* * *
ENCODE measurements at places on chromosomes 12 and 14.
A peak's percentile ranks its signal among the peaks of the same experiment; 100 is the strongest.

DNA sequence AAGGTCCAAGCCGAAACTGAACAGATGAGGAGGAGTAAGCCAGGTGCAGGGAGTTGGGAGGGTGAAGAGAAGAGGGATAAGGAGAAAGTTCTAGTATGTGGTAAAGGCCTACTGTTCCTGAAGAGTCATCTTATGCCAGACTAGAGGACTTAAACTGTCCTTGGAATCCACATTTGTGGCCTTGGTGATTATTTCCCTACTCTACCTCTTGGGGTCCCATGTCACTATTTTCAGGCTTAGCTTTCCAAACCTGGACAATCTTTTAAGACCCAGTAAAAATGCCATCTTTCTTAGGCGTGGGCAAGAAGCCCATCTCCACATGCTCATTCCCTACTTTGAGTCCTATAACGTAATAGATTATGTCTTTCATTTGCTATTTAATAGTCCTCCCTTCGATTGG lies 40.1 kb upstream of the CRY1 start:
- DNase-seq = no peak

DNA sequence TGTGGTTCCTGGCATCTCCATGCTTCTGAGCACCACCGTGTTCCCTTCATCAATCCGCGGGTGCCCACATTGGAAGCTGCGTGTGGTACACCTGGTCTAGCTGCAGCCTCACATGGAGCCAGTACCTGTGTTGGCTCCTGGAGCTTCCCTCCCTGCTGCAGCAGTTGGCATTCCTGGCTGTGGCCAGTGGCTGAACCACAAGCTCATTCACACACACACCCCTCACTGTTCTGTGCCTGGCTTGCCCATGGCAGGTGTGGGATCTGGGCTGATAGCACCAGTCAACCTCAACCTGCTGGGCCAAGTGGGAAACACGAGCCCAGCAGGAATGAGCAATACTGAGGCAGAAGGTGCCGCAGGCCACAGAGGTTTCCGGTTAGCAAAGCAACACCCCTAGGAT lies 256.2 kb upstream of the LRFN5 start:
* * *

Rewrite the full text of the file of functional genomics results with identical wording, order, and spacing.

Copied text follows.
ENCODE measurements at places on chromosomes 12 and 14.
A peak's percentile ranks its signal among the peaks of the same experiment; 100 is the strongest.

DNA sequence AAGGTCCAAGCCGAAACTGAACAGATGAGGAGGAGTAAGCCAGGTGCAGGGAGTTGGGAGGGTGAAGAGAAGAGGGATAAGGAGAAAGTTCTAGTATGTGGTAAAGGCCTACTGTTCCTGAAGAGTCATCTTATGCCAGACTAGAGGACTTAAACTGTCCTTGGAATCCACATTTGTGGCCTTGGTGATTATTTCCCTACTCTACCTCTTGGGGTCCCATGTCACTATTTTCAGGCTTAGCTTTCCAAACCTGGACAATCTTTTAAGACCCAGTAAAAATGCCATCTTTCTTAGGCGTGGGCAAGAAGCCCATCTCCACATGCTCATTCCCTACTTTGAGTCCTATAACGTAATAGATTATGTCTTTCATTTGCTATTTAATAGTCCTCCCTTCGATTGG lies 40.1 kb upstream of the CRY1 start:
- DNase-seq = no peak

DNA sequence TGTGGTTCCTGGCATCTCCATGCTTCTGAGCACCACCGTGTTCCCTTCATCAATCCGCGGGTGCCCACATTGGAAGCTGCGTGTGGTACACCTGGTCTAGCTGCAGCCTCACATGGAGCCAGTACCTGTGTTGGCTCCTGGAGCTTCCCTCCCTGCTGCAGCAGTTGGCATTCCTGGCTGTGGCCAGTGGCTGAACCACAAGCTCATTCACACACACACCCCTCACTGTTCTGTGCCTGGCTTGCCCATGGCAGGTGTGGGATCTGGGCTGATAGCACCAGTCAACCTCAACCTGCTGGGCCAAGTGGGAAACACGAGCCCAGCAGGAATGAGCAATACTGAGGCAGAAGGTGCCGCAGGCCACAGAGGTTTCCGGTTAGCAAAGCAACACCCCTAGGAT lies 256.2 kb upstream of the LRFN5 start: